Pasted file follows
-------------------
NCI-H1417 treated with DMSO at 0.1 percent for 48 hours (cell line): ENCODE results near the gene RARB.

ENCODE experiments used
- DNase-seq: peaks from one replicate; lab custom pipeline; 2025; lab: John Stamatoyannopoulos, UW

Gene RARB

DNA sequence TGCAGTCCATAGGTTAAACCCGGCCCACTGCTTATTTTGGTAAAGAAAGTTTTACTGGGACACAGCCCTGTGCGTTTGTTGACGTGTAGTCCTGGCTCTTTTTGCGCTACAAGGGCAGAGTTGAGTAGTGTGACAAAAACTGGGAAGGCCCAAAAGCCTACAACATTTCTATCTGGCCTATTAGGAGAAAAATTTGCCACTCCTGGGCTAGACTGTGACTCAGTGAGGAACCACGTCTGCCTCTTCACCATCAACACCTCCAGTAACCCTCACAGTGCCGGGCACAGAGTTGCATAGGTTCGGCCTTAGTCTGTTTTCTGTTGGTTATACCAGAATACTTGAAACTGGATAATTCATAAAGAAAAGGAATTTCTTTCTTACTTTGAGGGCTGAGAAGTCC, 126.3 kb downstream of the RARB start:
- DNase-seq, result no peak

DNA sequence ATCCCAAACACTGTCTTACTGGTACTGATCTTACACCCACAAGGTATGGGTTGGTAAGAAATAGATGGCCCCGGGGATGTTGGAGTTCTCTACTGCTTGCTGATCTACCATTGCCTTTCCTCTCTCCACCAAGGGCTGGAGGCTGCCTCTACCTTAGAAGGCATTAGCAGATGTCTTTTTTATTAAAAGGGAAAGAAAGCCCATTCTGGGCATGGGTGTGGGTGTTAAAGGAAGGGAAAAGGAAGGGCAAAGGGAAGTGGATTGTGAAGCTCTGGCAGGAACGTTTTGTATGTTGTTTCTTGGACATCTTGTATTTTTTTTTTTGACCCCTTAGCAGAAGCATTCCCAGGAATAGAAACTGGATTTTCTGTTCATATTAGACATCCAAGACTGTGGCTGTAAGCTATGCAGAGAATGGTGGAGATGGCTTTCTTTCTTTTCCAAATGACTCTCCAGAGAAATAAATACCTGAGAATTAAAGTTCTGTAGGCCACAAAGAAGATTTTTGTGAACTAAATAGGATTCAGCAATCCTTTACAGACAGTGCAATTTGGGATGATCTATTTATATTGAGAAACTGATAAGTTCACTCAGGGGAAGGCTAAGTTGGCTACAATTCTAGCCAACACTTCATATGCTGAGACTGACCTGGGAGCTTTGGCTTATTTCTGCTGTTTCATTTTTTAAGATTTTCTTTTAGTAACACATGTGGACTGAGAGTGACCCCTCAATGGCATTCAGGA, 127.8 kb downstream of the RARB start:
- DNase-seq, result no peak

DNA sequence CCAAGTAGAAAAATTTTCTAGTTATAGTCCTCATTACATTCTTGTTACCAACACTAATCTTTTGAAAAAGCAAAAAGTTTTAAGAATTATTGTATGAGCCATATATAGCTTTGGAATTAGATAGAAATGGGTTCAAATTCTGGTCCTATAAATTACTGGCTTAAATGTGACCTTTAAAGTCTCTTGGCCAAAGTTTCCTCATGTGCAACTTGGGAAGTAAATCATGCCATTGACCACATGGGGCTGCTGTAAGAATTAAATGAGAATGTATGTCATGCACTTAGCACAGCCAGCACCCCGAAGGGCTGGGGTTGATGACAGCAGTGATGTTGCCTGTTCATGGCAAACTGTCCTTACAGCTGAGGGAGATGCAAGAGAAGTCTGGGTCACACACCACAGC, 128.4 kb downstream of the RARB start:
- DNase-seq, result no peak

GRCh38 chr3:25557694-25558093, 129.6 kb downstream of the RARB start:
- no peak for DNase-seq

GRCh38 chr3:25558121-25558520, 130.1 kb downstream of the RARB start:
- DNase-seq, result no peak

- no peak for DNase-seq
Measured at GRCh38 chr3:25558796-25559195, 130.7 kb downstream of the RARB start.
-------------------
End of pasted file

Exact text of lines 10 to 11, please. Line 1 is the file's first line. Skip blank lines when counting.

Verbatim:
- DNase-seq, result no peak

GRCh38 chr3:25557694-25558093, 129.6 kb downstream of the RARB start: